One interesting aspect of the research is that Starksia species that were thought to be broadly distributed throughout the Caribbean -- as most Caribbean reef fish species are -- break up into multiple species with geographically restricted ranges. One species in the study, for example, was divided into three -- a species in the east (Bahamas/Turks and Caicos), one in the south (Curacao, Netherlands Antilles) and another in the west (Belize, Central America). Baldwin predicts that other widespread species in the genus may also represent species complexes that break into multiple, geographically distinct species after further study. Furthermore, the team's DNA data suggest that other types of Caribbean fish (e.g., some gobies) may similarly represent species complexes comprising numerous new species, and traditional concepts of speciation in the Caribbean may need to be re-evaluated.

The team's combined molecular and morphological approach has not only increased the number of currently recognized species, it serves as an example of the continuing nature of scientific discovery. Because the resiliency of marine populations to human exploitation may be linked to species richness, an improved understanding of the diversity and distribution of deep-reef life may be critical.

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The 'weird' predatory fossa of Madagascar is threatened

Matt Walker BBC News 4 Feb 11;

It is one of the most unusual of all big predators, but the odd-looking, cat-like fossa, the largest carnivore on the island of Madagascar, faces an uncertain future.
Few fossa can now be found in a place that was once a stronghold, as villagers hunt the animal as bushmeat and in a bid to protect their own livestock, which the fossa eats.

Its population may be declining rapidly, says one of the few scientists to have studied it in the wild, and it could already be critically endangered.

Fossa are a highly specialised predator.

Secretive and cat-like, they are expert climbers and well equipped for chasing down lemurs in the forest, preying on even the largest lemur species.

But they also take small shrew-like creatures called tenrecs and almost any other vertebrate animal living in Madagascar's forests, with the exception of humans, crocodiles and possibly wild boar.

However, very little is known about them, as only a handful of scientists have been able to study fossa closely in the wild.

For example, it was once thought to be closely related to civets and their relatives, but genetic evidence suggests it is actually related to other Malagasy carnivores that together are related to mongooses.

Little is also known about how many fossa exist on Madagascar, with official estimates suggesting that fewer than 2500 survive and the animal should be considered as Endangered.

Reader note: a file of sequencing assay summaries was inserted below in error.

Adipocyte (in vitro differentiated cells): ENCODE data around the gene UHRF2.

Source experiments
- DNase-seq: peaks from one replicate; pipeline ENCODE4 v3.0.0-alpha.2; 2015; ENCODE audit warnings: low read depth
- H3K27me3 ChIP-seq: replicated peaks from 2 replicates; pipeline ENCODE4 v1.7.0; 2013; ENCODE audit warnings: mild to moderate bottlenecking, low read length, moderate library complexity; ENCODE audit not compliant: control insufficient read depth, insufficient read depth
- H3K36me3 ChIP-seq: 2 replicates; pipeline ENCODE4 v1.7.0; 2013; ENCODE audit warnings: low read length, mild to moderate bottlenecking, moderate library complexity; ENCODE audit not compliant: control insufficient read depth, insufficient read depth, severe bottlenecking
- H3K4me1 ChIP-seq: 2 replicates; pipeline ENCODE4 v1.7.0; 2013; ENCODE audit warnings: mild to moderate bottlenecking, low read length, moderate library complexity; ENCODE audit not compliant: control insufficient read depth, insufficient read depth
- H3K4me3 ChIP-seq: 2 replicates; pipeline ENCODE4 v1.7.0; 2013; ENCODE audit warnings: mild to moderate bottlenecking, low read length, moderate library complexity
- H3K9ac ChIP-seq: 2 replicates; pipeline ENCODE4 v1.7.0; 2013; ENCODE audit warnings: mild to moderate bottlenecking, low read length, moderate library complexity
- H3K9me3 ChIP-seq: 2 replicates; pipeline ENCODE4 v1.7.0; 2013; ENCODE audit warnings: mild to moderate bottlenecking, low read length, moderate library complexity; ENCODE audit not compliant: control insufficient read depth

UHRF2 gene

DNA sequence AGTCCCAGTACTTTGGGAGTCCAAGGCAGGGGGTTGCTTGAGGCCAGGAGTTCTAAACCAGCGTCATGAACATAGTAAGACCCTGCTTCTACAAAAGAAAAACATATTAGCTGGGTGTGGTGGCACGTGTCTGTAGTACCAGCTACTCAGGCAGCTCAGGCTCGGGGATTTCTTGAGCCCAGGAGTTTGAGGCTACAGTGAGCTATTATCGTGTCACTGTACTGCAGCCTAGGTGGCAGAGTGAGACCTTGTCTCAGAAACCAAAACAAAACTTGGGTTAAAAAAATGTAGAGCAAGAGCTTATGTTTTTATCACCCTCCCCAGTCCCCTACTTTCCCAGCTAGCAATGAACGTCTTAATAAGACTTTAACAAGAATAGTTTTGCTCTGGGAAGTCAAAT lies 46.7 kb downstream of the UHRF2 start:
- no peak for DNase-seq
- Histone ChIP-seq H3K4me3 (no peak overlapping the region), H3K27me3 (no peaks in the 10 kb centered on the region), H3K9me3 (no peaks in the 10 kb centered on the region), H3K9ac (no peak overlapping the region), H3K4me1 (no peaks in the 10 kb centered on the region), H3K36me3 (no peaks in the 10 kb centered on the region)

But according to one scientist studying it, the fossa could be in an even more perilous state.

Ms Mia-Lana Lührs is currently studying the fossa for her PhD at Germany's University of Göttingen and the German Primate Center.

She has also helped the upcoming BBC natural history series Madagascar film the creatures in the wild.

Within the past three years, she has recorded a substantial fall in the numbers of fossa living in Kirindy, a reserve within forests on the west of the island.

This area was considered to be a stronghold of the fossa.

In 2007, Ms Lührs recorded 18 different males regularly visiting a particular tree that male and female fossa use to mate in.

In 2008, she recorded 14 males, and in 2009 just ten.

Last year, only two males were sighted.

"Fortunately, I have seen seven males shortly before in another part of the forest where I observed, so I know that at least nine males are still alive," she told BBC News.

But overall, her studies, which use GPS tracking collars to follow individual fossa, suggest no more than 30 fossa of either sex now exist in Kirindy.

A forest fragment that size would be expected to be home to many times that number.

"That is not sufficient for the population to survive without management," she says.

Habitat destruction is one significant cause of the fossa's recent decline reason.

But the large predator is also coming into conflict with people, as it leaves the dwindling forest in search of food.

A survey conducted last year by colleague Moritz Rahlfs in villages surrounding Kirindy found that 12 fossa had been killed recently by people living in just eight villages, to prevent the fossa from stealing their chickens.

"If the killings continue at such high rates, we have three years left to see fossas in Kirindy," says Ms Lührs.

The carnivore also faces other threats.

A separate recent piece of research by PhD student Christopher Golden of the University of California, Berkeley, has already found that fossa are hunted for food by people within 55 to 60% of those villages studied in northeastern Madagascar.

Fossa body parts are also used in traditional medicines in some parts of the island.

Ms Lührs suspects the fossa may already be critically endangered.

"There is this fascinating weird creature at the other end of the world and it might soon go extinct," she says.

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Conservationists push action on protected turtles

Alex Dobuzinskis Reuters 4 Feb 11;